U.S. officials have long maintained that Iran's rulers want to develop nuclear weapons, but Tehran has insisted that it seeks to develop only a civilian nuclear energy program. Whatever the case, the CIA was desperate to counter what it believed was a clandestine nuclear program, and turned to a Russian defector who had once been a nuclear scientist in the former Soviet republics, according to the book.
The book says the CIA worked with the U.S.-based defector to concoct a story about how he was destitute, but in possession of valuable nuclear weapons blueprints that had been secreted out of Russia.
CIA officials had concerns about the man's reliability, Risen says, but sent the defector and the blueprints to Vienna anyway, with orders to hand-deliver them to someone at Tehran's diplomatic mission to the International Atomic Energy Agency, or IAEA, the U.N. nuclear watchdog.
His CIA handlers never imagined that the Russian defector would tip off the Iranians to the fatal flaw that they had hidden deep within the blueprints. But that, the book adds, is exactly what the Russian did, in part because the CIA failed to send anybody to accompany him out of fear that it might make the Iranians suspicious.
The book does not say whether Iran used the plans, but reports that a senior Iranian official visiting Vienna appears to have taken them immediately to Tehran after the defector dropped them off.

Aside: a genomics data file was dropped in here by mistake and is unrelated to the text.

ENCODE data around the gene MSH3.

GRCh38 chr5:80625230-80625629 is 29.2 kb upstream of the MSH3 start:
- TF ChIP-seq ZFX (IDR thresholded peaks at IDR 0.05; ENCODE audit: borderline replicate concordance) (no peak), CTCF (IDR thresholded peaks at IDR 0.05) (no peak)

"He [the Russian] was the front man for what may have been one of the most reckless operations in the modern history of the CIA, one that may have helped put nuclear weapons in the hands of a charter member of what President George W. Bush has called the axis of evil," the book contends.
Two nuclear weapons experts who say that they have no knowledge about whether the covert effort described in the book occurred added that a deliberate flaw in the plans could have been easily found by the Iranians.
"Iran has excellent scientists and any information related to weapons designs could move its program ahead," said a European nuclear weapons expert, who refused to allow his name to be used because his government prohibits comments on nuclear weapons or designs.
David Albright, a former weapons inspector for the IAEA, agreed with the other expert that the plans could have shaved many years off Iran's nuclear effort.
"I wouldn't call it a colossal failure" by the CIA, said Albright, now president of the Institute for Science and International Security in Washington. "But I don't quite understand the purpose of it, why you would want to hand something like this to the Iranians. It's unlikely to work."
According to the book, the CIA effort to sabotage Iran's nuclear effort came on the heels of another massive intelligence failure, in which a CIA officer mistakenly sent an Iranian agent a trove of information that could help identify nearly every one of the spy agency's undercover operatives in Iran.
The Iranian was a double agent who turned over the data to Iranian authorities. They used it to dismantle the CIA's spy network inside the country and arrest or possibly kill an unknown number of U.S. agents, the book says.